United States District Judge Michael Baylson ruled in favor of the city of Philadelphia last week in its case against Attorney General Jeff Sessions.
Philadelphia sued Sessions after the Department of Justice withheld $1.5 million in federal grant money over Philadelphia’s “sanctuary city” policies. “Sanctuary cities” are those that do not cooperate with federal agencies enforcing immigration laws, like Immigration and Customs Enforcement and Immigration and Naturalization Service.
To receive the grant, the city had to comply with Section 1373 of Title 8 of the U.S. Code. This law states that cities are required to communicate with federal agencies and INS, as well as to give ICE access to suspected undocumented immigrants, referred to as “inmates of interest."
Judge Baylson upheld that Philadelphia was “in substantial compliance” with these conditions and issued a preliminary injunction to stop the Department of Justice from withholding the grant funds. Baylson also ruled that the new conditions — allowing ICE access to city jails and release dates for suspected undocumented immigrants in police custody within 48 hours — were not related to the grant program.
The city has applied for and received the Edward Byrne Memorial Justice Assistance Grant since it was conceived in 2005. The grant has brought an average of $2.17 million to Philadelphia each year, and covers about 10 percent of the Philadelphia Police Department’s non-personnel budget. The money also goes to the District Attorney’s office and juvenile delinquency programs.
When President Donald Trump was elected in November 2016, Philadelphia Mayor Jim Kenney promised to keep undocumented immigrants safe but changed the city’s status from a “sanctuary city” to a “Fourth Amendment city” to emphasize equal treatment in the criminal justice system, regardless of immigration status.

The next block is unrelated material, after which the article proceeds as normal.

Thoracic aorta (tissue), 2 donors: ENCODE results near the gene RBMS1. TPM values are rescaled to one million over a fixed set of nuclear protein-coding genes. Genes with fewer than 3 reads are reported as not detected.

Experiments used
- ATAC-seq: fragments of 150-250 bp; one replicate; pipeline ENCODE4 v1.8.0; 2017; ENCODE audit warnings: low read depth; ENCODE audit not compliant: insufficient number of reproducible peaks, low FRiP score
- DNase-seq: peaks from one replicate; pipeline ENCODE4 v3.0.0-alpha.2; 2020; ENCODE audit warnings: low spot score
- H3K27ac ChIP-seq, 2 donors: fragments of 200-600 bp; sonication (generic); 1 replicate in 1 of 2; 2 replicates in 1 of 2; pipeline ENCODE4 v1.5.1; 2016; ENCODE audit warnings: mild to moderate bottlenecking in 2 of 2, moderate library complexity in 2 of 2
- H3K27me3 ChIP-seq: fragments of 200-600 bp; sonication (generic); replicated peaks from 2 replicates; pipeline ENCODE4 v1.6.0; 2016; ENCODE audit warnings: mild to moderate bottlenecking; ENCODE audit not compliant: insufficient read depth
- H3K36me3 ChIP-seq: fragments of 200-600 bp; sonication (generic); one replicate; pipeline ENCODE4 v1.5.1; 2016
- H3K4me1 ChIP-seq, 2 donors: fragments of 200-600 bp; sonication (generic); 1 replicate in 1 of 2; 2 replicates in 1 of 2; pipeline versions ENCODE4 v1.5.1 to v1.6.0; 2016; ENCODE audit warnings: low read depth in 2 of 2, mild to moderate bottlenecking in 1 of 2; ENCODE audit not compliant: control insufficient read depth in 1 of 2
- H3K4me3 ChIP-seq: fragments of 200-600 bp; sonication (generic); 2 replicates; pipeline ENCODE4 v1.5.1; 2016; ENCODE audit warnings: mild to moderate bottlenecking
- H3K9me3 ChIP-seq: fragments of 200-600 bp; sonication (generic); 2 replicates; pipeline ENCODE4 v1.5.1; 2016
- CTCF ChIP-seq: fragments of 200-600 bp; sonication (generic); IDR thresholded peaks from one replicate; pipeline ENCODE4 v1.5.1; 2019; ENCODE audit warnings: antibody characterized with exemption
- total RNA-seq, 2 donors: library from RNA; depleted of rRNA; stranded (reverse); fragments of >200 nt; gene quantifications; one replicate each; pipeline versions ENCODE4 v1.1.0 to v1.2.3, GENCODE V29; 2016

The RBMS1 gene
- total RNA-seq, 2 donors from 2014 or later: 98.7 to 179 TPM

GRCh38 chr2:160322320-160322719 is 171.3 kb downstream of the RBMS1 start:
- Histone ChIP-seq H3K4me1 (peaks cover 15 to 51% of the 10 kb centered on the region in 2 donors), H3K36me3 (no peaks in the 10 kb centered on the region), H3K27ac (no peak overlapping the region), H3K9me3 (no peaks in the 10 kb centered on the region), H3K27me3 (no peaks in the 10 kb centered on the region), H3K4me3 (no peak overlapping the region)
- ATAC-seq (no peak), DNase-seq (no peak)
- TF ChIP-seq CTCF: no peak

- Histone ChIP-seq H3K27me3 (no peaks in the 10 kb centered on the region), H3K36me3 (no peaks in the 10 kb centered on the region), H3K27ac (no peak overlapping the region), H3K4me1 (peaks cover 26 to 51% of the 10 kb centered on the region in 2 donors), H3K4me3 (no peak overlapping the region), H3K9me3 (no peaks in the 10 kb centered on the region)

In late January, Trump signed an executive order that cut off funding to “sanctuary cities.” This past October, 100 immigrants were arrested in Philadelphia during a nationwide raid termed “Operation Safe City” that targeted sanctuary cities.
“Philadelphia is not a ‘sanctuary city’ — if that term means that there are any policies that would prevent or inhibit the investigation, arrest, prosecution, and sentencing of aliens. There are none,” Judge Baylson said in his decision, “The city’s policies do not protect illegal aliens who commit crimes.”
Some officials celebrated this decision as a victory and said Philadelphia could be an example for other cities challenging Trump immigration policies.
“I am gratified that the judge recognized what the city has maintained all along," said City Solicitor Sozi Pedro Tulante. “We are in compliance with federal law, and attaching immigration-related conditions to a grant having nothing to do with immigration is harmful to Philadelphians’ safety.”
But other city officials, like Mayor Kenney, believe there is still a long way to go.
“This is not a time for jubilation," he said about Baylson's decision. "I’m very grateful to the court, but I’m angry we have to fight our own federal government when we have problems we could be addressing together that [the Trump administration] refuses to address because it doesn’t play to their base.”
A spokesman for the Department of Justice, Devin O’Malley, seemed to indicate that the case was not over. In a statement after the court decision, he said, “In Philadelphia, 2017 homicides have already eclipsed 2016’s numbers, and so-called ‘sanctuary policies’ further undermine public safety and law enforcement. The Justice Department is reviewing the ruling and determining next steps.”
All comments eligible for publication in Daily Pennsylvanian, Inc. publications.